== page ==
Tuesday, May 24, 2011

Shanghai & Hong Kong

alright, this is overdue. i got back two weeks ago today.

and a fair warning for those who only look at the pictures (cough rosey mcadams cough) there won't be any of me in this blogpost. ill put up some that i took but i'll have to wait until my friend Quinn puts up some pics before I have physical evidence that I was actually in these places.

Alright, so my adventure started in Shanghai. I'll spare the story about the horrible start I got on there, but let's just say I would have been much better off going straight to my hostel instead of blindly exploring because I was restless.

Shanghai was a metropolis of marvels. It features the skyline of Pudong - the one you've seen if you've seen pictures (the disco ball building and the huge magnet-looking tower) but outside of that it just sort of has these remote buildings that jut up toward the sky. From the middle of the city - People's Park - one could see at least ten or fifteen skyscrapers all occupying their own space.

For the most part, the people were kind to me. I was by myself in Shanghai - and I was only there for 40 hours - but I made due. I got up before 6am on my full day and walked around The Bund (the boardwalk on the river that splits the city) and through the Yuyuan temple area and gardens. I stumbled upon some other temples and at one point I found myself in one, lighting incense and following the lead of several old women bowing in all directions. Sweet.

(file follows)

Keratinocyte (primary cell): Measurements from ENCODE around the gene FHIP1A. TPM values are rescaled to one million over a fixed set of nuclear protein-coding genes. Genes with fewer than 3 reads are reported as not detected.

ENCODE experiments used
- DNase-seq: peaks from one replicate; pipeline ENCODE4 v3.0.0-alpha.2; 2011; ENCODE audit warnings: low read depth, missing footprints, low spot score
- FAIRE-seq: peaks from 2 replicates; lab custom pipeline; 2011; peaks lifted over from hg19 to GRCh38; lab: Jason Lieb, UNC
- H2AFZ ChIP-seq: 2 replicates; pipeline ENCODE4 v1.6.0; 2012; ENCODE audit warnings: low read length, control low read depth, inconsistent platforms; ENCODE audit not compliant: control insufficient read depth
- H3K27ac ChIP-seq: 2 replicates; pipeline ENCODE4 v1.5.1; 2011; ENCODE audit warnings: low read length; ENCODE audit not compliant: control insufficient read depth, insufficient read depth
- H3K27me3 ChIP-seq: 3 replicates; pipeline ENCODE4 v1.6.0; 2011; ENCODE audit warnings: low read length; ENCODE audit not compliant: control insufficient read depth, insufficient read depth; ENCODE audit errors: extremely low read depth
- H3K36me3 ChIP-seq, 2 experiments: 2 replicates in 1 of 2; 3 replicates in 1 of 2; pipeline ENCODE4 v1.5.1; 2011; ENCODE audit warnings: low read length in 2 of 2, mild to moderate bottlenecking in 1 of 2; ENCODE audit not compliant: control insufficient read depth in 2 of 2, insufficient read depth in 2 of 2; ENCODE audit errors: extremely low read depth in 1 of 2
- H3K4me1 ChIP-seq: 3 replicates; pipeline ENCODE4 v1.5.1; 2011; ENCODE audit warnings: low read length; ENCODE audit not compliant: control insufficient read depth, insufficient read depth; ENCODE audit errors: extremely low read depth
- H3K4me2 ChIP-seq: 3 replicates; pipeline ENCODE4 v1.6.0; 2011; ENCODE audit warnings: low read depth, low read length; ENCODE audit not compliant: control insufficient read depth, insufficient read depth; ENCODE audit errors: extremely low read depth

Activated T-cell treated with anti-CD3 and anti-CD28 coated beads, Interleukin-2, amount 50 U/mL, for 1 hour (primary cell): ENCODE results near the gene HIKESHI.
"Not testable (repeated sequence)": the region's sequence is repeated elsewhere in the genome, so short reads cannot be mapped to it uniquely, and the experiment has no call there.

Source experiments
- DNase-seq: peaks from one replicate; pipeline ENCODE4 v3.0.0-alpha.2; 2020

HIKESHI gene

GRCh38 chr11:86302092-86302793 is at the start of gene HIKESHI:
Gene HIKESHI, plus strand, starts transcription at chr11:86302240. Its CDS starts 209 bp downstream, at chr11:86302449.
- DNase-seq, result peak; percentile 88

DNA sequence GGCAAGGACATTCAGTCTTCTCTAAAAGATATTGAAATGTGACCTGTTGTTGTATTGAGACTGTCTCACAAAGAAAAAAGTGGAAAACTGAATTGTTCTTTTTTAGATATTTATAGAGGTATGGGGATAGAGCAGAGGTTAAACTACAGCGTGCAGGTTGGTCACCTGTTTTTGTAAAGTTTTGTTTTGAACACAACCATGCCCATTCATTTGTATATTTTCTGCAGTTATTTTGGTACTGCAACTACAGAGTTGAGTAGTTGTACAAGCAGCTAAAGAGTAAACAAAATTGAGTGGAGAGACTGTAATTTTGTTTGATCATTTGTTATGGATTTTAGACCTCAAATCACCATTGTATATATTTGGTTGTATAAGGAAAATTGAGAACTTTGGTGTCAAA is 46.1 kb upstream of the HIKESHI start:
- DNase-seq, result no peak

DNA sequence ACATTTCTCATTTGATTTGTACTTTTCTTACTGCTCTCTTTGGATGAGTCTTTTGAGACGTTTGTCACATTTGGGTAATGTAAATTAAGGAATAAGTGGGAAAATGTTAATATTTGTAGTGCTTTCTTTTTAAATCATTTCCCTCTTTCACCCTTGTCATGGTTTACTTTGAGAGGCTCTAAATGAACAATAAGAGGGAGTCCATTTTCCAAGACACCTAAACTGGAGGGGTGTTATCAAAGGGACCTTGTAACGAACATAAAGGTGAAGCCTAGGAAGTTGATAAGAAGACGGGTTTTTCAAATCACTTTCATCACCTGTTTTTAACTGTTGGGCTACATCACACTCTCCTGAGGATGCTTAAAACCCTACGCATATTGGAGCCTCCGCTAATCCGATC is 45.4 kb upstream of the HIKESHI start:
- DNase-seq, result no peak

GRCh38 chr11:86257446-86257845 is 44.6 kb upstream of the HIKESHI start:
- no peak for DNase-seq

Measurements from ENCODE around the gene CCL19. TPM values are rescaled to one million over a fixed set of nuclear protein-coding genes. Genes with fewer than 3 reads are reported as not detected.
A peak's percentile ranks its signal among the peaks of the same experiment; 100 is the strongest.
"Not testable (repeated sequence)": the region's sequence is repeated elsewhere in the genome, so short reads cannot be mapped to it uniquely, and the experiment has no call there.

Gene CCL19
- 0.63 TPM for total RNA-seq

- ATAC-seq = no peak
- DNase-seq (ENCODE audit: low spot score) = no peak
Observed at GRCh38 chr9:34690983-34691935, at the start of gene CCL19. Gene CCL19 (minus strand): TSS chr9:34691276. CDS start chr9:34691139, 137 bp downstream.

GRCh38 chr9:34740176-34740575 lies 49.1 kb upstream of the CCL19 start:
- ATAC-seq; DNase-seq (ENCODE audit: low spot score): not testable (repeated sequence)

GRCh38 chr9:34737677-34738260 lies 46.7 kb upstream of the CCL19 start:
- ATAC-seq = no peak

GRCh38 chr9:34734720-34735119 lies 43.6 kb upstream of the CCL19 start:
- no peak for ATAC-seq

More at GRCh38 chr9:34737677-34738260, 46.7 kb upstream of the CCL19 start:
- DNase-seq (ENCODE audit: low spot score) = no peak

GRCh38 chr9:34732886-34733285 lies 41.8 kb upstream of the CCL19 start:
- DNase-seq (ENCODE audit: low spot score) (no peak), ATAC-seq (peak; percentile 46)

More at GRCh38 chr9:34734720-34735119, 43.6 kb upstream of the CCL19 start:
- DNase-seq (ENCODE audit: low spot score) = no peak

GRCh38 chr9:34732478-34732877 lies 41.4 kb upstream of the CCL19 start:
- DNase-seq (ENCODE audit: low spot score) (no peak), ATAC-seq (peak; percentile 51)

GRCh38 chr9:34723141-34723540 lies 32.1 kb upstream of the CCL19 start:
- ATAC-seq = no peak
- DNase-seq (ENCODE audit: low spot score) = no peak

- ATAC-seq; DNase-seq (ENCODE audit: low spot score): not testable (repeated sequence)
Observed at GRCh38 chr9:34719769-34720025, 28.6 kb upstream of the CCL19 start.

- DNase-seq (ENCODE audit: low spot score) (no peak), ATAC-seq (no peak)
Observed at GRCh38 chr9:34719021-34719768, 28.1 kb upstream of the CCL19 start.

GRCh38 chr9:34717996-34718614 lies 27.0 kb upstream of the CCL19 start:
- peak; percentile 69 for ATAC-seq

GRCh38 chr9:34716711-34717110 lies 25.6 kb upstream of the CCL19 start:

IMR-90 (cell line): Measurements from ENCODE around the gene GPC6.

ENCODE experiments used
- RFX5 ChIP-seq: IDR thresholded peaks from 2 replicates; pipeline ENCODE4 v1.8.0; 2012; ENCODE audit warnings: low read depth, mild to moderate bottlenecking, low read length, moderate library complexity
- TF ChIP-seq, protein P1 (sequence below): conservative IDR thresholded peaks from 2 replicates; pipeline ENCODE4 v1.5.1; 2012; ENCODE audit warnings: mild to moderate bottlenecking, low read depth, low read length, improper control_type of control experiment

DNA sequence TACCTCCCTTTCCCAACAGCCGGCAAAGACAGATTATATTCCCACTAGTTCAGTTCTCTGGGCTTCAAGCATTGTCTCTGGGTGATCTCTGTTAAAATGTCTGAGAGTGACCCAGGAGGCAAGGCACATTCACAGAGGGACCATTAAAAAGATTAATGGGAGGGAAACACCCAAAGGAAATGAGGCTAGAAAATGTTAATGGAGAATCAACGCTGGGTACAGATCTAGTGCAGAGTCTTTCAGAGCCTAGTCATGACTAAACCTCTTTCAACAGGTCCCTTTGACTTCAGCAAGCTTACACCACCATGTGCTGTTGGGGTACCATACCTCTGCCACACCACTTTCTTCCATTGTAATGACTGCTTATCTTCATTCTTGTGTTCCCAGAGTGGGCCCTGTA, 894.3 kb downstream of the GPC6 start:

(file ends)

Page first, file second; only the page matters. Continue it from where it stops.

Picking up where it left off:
Oh, and the dumplings. The benefit of getting up so early was that I was there when a stand opened, or had just opened, treating myself to the freshest of the fresh product. I don't know the Mandarin word for delicious but if I did I'd throw it here in italics.

I must have walked around for something like 6 or 7 hours and I spent the rest of the afternoon between my hostel meeting some people, eating more food and hanging out in the large, central park. Unlike young koreans, chinese students actively approached me and engaged me in conversation to practice their english. I had only a few free moments at the park - but it was a great way of meeting locals and talking with people.